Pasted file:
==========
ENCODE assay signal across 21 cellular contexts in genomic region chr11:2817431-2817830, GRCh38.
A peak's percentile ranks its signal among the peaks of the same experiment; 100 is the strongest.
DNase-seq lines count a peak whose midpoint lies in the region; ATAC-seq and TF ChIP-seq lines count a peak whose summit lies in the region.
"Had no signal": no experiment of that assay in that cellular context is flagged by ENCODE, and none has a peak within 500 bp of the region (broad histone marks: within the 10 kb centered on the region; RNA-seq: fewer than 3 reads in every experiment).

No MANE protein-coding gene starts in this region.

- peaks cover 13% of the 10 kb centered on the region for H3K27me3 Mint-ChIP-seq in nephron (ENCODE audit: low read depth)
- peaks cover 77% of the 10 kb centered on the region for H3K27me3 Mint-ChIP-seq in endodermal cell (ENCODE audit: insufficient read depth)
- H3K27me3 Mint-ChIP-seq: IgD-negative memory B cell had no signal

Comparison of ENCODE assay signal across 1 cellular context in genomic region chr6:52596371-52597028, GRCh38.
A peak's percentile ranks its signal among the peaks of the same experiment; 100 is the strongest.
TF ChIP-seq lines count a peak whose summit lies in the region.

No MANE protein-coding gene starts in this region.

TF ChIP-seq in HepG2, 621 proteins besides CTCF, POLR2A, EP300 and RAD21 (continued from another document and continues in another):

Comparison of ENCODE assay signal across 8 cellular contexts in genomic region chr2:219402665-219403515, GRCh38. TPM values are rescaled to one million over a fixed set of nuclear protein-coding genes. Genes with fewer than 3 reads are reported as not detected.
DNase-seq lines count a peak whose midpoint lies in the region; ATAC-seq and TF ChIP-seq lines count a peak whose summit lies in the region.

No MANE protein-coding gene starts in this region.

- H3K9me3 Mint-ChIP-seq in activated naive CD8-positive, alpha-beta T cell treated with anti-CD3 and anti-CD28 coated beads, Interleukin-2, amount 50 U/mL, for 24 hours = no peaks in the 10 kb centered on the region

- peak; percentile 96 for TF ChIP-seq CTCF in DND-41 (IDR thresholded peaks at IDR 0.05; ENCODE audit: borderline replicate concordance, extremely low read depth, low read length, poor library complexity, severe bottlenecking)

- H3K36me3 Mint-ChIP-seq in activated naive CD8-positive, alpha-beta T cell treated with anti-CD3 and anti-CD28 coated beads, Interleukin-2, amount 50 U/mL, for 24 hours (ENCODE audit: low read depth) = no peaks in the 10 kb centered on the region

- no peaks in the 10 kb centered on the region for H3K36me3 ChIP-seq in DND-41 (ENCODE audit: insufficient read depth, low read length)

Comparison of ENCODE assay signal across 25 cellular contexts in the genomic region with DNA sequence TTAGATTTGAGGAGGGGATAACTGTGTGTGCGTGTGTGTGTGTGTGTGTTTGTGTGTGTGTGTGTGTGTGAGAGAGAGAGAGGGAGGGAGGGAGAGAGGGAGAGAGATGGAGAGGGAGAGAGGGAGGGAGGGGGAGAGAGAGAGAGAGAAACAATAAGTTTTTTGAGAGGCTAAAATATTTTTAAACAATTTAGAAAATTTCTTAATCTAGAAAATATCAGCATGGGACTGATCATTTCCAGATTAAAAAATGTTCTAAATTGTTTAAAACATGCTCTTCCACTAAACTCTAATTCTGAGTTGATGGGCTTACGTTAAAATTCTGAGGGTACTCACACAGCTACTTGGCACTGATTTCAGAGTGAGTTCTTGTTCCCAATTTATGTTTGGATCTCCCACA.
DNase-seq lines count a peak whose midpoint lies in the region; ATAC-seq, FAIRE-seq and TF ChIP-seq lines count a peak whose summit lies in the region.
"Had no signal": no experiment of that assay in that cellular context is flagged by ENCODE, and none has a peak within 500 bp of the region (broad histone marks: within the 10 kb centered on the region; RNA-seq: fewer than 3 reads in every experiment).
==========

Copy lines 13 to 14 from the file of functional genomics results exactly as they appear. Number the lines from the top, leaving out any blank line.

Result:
TF ChIP-seq in HepG2, 621 proteins besides CTCF, POLR2A, EP300 and RAD21 (continued from another document and continues in another):

Comparison of ENCODE assay signal across 8 cellular contexts in genomic region chr2:219402665-219403515, GRCh38. TPM values are rescaled to one million over a fixed set of nuclear protein-coding genes. Genes with fewer than 3 reads are reported as not detected.